2009 ended with a blue moon. Last night’s lunar display (for those who could see the satellite) was the second full moon in December, one of the accepted definitions of a blue moon being the second full moon in any one month. Apart from its cool beauty of mythological fame, the moon is a timepiece to rival any Rolex or even Timex. Many ancient peoples lived by lunar calendars since the 28-day units of lunar time were regular and much more obvious to the layperson than solstices or equinoxes. A full moon is hard to miss.
The marking of time is a religious activity. The date of Easter is still set according to the full moon; Easter falls on the first Sunday after the first full moon after the vernal equinox. Since Passover is a moveable feast and since we don’t know the year of Jesus’ death, Easter is a mathematical shot in the dark. It is regular because of the steady cycles of the moon. Time is a non-renewable resource, and since religions are generally concerned with what happens after death, time gains a sacred blush. Few holidays are truly secular in origin.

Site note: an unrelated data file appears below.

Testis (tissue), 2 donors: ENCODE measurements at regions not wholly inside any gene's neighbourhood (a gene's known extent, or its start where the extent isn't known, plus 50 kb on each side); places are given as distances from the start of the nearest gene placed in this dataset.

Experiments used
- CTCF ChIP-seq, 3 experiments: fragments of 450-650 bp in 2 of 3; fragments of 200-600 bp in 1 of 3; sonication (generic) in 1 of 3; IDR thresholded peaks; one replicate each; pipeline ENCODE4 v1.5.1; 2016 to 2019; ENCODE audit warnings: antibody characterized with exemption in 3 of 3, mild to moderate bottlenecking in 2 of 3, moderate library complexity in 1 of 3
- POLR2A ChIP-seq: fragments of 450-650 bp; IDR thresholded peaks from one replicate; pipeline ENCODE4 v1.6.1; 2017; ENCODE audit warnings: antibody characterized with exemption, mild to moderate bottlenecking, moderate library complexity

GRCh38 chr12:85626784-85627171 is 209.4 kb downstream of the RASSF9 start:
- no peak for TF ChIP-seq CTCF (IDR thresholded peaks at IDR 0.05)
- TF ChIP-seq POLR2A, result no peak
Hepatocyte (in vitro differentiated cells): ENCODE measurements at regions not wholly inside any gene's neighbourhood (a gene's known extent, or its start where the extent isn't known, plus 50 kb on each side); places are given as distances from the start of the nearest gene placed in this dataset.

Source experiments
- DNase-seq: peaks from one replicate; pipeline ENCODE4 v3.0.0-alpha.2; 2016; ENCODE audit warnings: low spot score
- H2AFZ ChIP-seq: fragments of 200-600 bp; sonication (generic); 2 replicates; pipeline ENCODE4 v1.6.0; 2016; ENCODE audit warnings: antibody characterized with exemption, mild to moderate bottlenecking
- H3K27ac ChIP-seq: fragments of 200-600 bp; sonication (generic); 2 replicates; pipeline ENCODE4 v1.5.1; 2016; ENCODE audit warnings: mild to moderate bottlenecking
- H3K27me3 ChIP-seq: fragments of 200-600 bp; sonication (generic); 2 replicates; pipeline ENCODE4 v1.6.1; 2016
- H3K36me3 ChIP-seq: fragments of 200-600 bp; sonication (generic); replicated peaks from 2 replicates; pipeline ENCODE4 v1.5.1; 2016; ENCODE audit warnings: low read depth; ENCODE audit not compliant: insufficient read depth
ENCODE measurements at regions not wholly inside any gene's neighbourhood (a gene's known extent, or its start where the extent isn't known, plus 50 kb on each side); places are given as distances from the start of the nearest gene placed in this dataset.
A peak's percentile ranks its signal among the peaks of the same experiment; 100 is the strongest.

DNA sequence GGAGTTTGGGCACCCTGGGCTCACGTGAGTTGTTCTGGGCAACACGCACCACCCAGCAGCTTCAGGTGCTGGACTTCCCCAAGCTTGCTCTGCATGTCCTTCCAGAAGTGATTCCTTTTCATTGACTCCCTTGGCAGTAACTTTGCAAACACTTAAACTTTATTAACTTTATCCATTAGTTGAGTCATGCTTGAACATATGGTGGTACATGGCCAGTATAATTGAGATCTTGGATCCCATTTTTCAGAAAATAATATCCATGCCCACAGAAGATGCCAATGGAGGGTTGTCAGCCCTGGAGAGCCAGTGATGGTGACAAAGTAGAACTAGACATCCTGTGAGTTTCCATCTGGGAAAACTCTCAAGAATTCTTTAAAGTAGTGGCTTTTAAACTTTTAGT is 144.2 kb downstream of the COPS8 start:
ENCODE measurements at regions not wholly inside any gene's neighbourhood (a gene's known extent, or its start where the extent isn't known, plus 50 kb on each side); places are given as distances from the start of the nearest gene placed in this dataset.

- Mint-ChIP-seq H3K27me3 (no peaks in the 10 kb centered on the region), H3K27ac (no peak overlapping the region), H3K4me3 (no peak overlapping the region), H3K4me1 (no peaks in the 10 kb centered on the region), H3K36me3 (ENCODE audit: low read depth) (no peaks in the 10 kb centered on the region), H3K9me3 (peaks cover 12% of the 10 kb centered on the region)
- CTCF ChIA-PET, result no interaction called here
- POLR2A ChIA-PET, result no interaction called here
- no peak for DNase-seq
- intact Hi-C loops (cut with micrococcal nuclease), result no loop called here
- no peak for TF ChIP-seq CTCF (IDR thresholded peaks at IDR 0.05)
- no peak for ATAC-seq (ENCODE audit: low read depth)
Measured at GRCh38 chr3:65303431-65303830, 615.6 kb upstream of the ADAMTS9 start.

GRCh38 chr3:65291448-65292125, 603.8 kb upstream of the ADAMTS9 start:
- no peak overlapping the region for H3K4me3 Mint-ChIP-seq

New Year’s is one of the most important holidays in the ancient world. There, the proper observance of seasons meant correct planting and harvesting times, and the possibility of survival. Living very close to the land, people required the assurance of the gods that their meager returns for labor led to enough food to survive. Keeping the gods happy as the new year began was essential. In the United States, New Year’s Day was observed on March 25 until 1752. It was observed on the supposed date of Gabriel’s annunciation to Mary that Jesus would be born. If you want to understand the title of today’s post, you’ll need to take a look at the Full Essays page and read the New Year’s Day section from my as-yet unpublished book for teens on the holidays. It does have a religious basis, as does circumcision itself.